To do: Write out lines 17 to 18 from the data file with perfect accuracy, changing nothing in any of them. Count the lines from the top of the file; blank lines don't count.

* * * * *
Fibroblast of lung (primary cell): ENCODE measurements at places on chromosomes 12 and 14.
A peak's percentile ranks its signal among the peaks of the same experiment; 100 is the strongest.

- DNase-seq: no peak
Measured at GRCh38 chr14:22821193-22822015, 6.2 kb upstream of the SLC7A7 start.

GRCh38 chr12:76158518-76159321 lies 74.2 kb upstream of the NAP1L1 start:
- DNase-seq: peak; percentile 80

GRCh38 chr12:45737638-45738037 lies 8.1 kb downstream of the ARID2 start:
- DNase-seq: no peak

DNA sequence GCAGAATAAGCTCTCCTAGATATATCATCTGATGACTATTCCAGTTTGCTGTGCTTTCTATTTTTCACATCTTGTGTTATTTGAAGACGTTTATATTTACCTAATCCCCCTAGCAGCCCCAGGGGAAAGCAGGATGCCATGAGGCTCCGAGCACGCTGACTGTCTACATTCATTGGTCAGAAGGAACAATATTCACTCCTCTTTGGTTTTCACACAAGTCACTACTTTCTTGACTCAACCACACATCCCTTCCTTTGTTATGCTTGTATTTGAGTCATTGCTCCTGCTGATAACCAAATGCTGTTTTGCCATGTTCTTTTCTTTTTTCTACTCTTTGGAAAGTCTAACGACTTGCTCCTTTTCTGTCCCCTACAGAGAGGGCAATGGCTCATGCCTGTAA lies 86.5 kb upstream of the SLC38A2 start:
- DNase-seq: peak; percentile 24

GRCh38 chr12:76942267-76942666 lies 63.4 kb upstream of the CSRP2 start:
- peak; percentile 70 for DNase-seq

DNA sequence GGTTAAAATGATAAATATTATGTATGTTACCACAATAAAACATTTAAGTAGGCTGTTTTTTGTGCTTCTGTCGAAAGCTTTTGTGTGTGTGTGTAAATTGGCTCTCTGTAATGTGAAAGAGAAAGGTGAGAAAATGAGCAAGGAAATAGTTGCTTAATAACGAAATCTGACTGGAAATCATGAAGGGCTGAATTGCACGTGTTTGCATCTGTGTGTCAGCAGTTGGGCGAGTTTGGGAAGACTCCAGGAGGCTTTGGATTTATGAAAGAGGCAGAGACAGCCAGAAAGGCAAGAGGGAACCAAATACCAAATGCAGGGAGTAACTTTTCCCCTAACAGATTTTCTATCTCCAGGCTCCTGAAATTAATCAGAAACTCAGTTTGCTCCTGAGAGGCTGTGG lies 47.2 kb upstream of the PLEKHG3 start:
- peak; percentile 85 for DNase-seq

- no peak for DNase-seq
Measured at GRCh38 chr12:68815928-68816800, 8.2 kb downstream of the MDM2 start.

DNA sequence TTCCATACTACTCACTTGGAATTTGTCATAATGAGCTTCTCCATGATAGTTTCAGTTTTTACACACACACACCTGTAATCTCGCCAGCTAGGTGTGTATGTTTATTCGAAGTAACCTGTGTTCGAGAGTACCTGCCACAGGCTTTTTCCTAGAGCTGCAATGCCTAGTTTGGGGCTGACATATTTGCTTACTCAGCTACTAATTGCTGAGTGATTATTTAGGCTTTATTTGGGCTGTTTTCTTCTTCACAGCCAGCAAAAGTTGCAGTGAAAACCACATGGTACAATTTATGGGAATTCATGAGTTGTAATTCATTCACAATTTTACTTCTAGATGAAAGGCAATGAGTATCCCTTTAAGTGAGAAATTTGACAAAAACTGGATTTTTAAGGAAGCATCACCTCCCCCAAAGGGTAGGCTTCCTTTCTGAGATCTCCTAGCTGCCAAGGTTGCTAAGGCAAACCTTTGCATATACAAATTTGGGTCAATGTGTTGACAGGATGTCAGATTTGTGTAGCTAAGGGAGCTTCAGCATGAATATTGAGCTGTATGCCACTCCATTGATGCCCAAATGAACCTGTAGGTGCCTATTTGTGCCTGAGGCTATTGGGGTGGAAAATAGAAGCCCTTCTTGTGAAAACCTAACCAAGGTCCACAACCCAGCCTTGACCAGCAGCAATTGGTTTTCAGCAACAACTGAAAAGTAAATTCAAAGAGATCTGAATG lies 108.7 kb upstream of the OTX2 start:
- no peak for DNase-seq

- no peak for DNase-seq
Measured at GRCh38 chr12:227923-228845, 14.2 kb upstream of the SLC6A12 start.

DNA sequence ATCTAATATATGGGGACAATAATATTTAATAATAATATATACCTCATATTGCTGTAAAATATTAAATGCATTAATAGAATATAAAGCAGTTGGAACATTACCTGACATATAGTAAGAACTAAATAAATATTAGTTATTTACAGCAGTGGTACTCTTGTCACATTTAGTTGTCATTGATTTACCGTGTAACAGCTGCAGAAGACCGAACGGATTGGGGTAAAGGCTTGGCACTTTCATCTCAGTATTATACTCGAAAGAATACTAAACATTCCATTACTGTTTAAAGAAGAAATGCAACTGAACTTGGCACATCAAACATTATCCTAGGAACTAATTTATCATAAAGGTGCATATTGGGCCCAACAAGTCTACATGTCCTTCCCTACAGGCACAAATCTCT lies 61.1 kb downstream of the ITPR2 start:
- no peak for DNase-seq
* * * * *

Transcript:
DNA sequence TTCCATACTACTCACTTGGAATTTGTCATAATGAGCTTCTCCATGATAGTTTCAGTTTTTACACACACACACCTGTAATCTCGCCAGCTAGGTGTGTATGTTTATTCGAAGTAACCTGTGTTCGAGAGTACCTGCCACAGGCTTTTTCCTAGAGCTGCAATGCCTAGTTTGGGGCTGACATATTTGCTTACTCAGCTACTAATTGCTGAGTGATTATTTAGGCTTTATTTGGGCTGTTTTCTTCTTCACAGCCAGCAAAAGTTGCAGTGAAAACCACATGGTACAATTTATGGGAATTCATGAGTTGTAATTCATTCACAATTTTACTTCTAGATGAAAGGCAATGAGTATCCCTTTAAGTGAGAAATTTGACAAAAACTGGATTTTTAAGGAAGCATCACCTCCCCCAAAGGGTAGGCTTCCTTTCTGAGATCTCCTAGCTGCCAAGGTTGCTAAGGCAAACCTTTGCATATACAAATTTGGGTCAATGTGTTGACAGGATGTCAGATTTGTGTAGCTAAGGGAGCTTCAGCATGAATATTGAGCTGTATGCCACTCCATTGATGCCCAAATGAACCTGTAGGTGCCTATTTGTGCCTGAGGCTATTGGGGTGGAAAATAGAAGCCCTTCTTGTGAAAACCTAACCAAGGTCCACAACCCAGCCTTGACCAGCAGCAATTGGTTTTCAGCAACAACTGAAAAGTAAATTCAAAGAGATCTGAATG lies 108.7 kb upstream of the OTX2 start:
- no peak for DNase-seq